Rough and Ready had two historic trees, unfortunately both long gone, that figured in the history of the town.

One was a huge Cork Elm that was planted in front of what is now the Post Office. Planted in 1894 by John Fippin Jr, W.H.Fippin and "Slim" Lopes, in its shade sat 2 huge timbers, which came to be known as "The Liar's Bench", where Rough and Ready residents sat to exchange tall tales in their spare time.  The tree died and had to be cut down in 1996, but the remaining six foor tall stump became a chain saw carving of a prospector called "Ol' Bill".  Unfortunately, Ol' Bill succumbed to termites in early 2014.  His remains are now on view in the Fippin Blacksmith Shop.

PHOTO ABOVE: Slave Girl Tree (Blacksmith Shop on left) about 1910. PHOTO TO RIGHT: Slave Girl Tree between Blacksmith Shop and Fischer's Saloon (1948). FAR RIGHT: "Ol' Bill carving.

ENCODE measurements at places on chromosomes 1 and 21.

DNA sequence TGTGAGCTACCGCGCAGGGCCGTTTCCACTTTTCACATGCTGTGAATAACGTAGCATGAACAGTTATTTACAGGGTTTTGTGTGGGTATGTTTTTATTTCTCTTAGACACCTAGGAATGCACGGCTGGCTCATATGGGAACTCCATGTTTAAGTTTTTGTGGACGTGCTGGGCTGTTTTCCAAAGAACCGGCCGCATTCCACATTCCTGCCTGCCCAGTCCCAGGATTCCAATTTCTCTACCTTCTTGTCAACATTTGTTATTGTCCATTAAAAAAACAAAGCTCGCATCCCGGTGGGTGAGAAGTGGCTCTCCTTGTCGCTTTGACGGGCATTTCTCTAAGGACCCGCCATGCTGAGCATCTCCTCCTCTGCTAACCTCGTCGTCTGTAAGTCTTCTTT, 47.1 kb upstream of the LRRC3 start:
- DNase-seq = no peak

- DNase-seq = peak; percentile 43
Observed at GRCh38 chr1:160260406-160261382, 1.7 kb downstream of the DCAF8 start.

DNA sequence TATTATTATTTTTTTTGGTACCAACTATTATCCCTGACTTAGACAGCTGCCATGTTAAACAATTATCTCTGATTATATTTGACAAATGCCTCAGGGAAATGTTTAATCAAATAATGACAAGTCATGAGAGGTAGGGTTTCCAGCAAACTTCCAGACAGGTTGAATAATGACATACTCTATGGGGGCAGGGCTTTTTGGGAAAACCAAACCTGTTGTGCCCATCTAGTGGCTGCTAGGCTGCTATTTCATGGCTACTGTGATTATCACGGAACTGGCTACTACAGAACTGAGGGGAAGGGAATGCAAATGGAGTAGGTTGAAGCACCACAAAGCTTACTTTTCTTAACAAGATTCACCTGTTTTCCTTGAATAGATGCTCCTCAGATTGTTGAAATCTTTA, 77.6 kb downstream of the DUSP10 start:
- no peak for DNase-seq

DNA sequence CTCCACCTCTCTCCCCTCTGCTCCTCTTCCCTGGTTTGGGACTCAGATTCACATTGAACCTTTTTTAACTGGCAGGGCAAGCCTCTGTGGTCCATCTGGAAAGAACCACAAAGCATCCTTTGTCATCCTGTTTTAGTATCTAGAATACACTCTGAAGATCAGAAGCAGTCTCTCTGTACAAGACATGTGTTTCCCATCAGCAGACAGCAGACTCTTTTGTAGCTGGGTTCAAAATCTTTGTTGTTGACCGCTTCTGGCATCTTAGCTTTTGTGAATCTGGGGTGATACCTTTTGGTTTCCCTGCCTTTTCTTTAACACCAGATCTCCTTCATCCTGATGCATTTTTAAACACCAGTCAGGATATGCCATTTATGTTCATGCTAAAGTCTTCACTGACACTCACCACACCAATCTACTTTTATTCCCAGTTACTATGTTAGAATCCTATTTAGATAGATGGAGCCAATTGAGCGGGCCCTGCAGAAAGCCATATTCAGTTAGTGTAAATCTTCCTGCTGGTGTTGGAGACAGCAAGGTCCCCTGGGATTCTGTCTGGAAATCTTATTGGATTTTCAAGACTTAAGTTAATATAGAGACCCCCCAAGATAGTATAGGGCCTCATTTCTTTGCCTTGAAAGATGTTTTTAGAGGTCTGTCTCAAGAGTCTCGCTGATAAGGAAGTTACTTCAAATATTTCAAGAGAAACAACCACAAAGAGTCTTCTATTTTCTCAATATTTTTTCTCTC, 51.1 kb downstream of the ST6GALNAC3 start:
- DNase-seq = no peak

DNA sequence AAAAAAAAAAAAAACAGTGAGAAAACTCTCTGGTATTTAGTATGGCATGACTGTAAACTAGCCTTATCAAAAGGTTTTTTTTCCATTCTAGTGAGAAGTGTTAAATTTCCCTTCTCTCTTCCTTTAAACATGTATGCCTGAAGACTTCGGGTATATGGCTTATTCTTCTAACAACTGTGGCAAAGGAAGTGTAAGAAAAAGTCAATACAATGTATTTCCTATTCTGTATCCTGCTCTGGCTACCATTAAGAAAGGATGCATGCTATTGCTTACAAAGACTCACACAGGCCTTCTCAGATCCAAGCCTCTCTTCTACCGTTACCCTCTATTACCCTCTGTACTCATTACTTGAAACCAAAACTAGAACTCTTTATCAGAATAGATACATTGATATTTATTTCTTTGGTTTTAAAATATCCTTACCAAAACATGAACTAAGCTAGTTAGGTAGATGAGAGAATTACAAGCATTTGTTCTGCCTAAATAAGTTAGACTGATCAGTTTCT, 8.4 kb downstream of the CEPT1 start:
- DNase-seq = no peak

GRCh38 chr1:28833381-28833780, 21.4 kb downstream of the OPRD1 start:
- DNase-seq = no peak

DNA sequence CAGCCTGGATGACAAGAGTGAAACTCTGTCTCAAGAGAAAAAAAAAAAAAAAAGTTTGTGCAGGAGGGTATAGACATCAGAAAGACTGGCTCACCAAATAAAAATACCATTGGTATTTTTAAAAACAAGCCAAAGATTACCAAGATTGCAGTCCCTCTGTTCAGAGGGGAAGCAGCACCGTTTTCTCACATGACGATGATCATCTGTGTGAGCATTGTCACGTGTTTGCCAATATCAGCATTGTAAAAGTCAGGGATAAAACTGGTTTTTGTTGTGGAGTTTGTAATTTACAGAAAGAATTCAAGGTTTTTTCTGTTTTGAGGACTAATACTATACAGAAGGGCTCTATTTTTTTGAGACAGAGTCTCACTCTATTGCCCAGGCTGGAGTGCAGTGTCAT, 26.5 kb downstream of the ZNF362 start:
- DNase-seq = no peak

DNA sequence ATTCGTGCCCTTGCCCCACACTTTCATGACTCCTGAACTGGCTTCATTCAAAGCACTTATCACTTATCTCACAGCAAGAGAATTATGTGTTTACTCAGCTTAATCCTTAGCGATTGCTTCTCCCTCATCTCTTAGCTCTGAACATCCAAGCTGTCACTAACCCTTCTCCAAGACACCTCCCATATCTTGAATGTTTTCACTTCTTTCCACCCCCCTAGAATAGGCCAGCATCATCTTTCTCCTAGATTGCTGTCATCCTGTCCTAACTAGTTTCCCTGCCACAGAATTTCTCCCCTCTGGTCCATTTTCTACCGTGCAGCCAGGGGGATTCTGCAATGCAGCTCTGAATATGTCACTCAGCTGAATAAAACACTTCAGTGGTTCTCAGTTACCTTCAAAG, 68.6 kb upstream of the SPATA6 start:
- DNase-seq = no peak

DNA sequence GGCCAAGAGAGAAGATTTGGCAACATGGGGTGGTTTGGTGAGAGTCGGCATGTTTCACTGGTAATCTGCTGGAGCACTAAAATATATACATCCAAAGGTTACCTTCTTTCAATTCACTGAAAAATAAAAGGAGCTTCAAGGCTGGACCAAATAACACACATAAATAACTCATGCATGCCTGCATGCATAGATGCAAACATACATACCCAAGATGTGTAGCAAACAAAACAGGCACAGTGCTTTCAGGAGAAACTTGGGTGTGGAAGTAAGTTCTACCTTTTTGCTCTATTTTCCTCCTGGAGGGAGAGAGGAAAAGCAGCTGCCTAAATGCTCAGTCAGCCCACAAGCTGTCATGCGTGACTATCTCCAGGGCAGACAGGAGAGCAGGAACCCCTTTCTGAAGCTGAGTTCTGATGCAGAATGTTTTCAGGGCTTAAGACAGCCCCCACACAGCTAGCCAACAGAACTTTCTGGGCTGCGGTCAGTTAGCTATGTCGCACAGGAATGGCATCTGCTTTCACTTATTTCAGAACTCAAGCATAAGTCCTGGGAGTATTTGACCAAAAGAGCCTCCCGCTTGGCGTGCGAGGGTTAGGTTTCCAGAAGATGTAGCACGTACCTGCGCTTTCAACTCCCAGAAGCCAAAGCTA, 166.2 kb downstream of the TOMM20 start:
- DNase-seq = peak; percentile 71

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The second tree, a giant cottonwood shown in the photos, was started in 1851 by the slave girl Caroline Allen, when she stuck her cottonwood switch into  the muddy ground while hitching her horse at the blacksmith shop.  Caroline, her father Frank and about 50 others were brought to Rough and Ready to work The  Old  Slave Mine in the Randolph Flat area owned by Col. William English.  Caroline liked her spirits and frequented the hotel saloon across the street, where bartender J.M. Walling would often provide her with a free drink.  It was on one of these trips that she stuck her switch into the ground, where it took root and grew to a 75 foot tall giant, dubbed  "The Slave Girl Tree".  It fell in 1962.